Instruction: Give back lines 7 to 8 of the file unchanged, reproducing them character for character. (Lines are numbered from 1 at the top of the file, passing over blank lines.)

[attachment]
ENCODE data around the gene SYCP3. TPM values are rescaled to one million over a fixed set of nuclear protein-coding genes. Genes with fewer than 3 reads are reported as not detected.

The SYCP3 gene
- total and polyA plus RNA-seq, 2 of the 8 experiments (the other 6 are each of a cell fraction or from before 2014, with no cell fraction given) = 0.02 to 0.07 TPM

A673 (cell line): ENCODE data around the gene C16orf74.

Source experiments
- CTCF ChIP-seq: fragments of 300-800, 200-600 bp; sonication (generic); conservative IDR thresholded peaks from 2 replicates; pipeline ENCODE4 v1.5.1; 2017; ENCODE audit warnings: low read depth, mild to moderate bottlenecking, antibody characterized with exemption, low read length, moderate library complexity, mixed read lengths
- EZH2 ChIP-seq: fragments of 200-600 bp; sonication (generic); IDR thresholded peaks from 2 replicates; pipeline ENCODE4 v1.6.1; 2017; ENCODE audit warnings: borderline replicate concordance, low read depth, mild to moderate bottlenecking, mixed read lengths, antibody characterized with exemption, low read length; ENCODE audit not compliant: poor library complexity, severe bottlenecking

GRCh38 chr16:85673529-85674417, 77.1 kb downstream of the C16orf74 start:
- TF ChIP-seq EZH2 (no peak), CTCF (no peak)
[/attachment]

- EZH2 ChIP-seq: fragments of 200-600 bp; sonication (generic); IDR thresholded peaks from 2 replicates; pipeline ENCODE4 v1.6.1; 2017; ENCODE audit warnings: borderline replicate concordance, low read depth, mild to moderate bottlenecking, mixed read lengths, antibody characterized with exemption, low read length; ENCODE audit not compliant: poor library complexity, severe bottlenecking

GRCh38 chr16:85673529-85674417, 77.1 kb downstream of the C16orf74 start: